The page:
How do you create a balance between marketing and engineering? First set up the two functions each with a different primary focus. Marketing with a focus on the customer, and engineering with a focus on the technology.
Marketing is responsible for bringing the customer into the product decisions. This may be through many methods including: customer research, customer visits, reviewing support requests, and reviewing sales results. They need to also make sure that they do not become a filter. If certain discussions need a more technical person involved, marketing needs to facilitate that too.
Engineering is responsible for bring technology into product decisions. What is possible, what is the best way to implement it, what will it cost. Engineering needs to make sure they provide good data for making the decisions and guard against the options that they favor the options that they want to build.
The amount of overlap depends on the nature of the product and market. There is significant overlap for most technical products and there is a need for high levels of interaction.
The best at working this relationship often have a foot in both worlds. The marketing people often have a technical degree and experience in engineering. The engineering people have had significant customer interaction.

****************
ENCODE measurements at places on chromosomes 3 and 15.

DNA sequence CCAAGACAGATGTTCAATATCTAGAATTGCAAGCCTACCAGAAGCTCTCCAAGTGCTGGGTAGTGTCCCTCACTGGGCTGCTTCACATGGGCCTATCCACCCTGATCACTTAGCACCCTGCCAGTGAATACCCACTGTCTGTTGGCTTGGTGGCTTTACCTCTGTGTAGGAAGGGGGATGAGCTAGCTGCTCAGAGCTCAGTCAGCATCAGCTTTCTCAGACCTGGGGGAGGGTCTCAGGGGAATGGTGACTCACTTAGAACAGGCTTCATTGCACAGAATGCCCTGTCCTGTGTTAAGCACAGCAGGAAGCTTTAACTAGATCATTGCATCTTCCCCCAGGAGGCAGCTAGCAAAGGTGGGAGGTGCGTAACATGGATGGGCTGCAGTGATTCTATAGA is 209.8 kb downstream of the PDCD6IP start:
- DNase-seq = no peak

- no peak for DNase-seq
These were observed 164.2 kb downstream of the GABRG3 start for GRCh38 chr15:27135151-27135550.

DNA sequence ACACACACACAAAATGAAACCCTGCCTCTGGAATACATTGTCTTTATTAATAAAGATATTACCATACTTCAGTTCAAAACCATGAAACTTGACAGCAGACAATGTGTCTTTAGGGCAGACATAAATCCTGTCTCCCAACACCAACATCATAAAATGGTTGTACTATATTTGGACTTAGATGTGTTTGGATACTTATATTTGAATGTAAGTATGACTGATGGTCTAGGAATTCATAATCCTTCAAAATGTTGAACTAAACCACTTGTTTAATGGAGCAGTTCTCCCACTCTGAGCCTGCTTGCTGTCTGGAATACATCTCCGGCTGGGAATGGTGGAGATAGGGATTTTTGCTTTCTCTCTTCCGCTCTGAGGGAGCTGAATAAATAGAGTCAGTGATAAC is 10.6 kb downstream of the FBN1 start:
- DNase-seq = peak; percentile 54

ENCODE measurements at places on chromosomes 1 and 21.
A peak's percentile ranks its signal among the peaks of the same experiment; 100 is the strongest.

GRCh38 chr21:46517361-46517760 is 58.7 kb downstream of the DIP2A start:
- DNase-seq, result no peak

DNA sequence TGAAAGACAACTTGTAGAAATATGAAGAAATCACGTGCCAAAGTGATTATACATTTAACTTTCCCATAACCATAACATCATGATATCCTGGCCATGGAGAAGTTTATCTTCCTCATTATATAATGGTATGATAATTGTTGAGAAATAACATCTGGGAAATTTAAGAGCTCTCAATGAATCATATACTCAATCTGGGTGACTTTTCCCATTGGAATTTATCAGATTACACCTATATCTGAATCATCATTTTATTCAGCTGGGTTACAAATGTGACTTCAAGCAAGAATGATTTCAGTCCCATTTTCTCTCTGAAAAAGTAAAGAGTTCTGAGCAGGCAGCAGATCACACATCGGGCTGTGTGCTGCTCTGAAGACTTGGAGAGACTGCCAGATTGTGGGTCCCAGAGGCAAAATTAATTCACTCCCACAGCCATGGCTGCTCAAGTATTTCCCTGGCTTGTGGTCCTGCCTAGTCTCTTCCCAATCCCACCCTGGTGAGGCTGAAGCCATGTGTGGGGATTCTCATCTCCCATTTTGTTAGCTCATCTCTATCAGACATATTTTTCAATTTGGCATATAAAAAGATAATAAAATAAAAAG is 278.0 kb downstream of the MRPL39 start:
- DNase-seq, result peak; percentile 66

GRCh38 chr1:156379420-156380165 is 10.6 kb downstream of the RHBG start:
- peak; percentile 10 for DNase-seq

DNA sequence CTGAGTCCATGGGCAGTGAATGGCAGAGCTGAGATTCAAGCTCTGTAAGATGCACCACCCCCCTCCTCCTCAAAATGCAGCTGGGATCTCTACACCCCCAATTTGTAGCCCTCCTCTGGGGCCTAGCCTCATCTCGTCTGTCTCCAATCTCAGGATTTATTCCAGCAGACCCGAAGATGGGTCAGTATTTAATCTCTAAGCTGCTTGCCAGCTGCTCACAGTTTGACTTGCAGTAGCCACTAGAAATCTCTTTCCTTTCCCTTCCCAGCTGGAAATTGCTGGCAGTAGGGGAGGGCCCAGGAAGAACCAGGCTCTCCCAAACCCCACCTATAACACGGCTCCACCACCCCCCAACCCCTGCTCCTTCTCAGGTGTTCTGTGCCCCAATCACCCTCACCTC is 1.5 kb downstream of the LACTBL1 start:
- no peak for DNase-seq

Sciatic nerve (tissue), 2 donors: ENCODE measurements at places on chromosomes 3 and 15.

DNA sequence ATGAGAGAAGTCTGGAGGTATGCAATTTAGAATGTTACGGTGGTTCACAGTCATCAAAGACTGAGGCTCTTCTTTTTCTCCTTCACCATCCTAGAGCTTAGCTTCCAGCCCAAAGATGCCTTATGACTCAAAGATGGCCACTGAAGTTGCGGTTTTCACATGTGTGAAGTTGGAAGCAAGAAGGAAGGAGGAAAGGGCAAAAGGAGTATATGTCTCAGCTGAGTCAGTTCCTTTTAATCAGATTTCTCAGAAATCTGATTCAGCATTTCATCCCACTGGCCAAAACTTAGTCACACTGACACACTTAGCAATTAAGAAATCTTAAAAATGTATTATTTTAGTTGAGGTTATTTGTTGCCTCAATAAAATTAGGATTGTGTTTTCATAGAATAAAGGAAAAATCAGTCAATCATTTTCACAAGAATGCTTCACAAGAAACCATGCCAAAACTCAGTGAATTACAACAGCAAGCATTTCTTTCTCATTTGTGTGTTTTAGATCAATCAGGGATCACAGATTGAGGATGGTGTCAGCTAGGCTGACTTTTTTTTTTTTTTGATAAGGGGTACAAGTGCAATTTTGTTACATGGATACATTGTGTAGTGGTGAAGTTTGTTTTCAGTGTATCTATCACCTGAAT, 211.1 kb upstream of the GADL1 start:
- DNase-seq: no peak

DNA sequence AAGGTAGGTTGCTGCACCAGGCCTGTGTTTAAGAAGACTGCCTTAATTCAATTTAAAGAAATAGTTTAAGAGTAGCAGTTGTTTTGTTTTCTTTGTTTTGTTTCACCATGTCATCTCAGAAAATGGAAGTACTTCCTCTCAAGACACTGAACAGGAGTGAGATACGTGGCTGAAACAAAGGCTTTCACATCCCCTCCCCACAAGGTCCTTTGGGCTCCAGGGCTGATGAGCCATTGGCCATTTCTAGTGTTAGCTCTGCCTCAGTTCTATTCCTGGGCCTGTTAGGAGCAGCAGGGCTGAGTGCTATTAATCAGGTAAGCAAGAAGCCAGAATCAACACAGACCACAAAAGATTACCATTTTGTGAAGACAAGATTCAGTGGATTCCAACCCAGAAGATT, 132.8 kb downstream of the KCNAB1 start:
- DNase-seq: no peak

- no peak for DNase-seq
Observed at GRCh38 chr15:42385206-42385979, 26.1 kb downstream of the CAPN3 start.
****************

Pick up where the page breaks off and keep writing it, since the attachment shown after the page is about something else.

Once a product plan has been agreed to, there also need to be guidelines on how to proceed in a changing world. Few plans can stay the same for more than six months in our constantly changing world. But there needs to be understanding that keeps the changes from getting out of control.
Marketing must realize that feature changes make engineering less efficient. The cost of context switching is real, and can dramatically affect the productivity of the engineering team. If the feature set changes for each customer, then marketing is not doing their job. If the feature set never changes there is a good chance that marketing is not talking to enough customers.
Engineering must realize that changes in the schedule or feature set, makes the product introduction less optimal. The timing of an introduction is often targeted to a specific event that will get maximum impact such as a trade show. There may also be several events that were done before the event as build up or preparation. Changing the schedule can severely distort these plans and hurt the effectiveness. The changing of the feature set causes the documentation to be modified at a minimum and at the worst can cause a need to re-position the product, which can change all the marketing materials and the marketing strategy.
Packet Plus, Inc.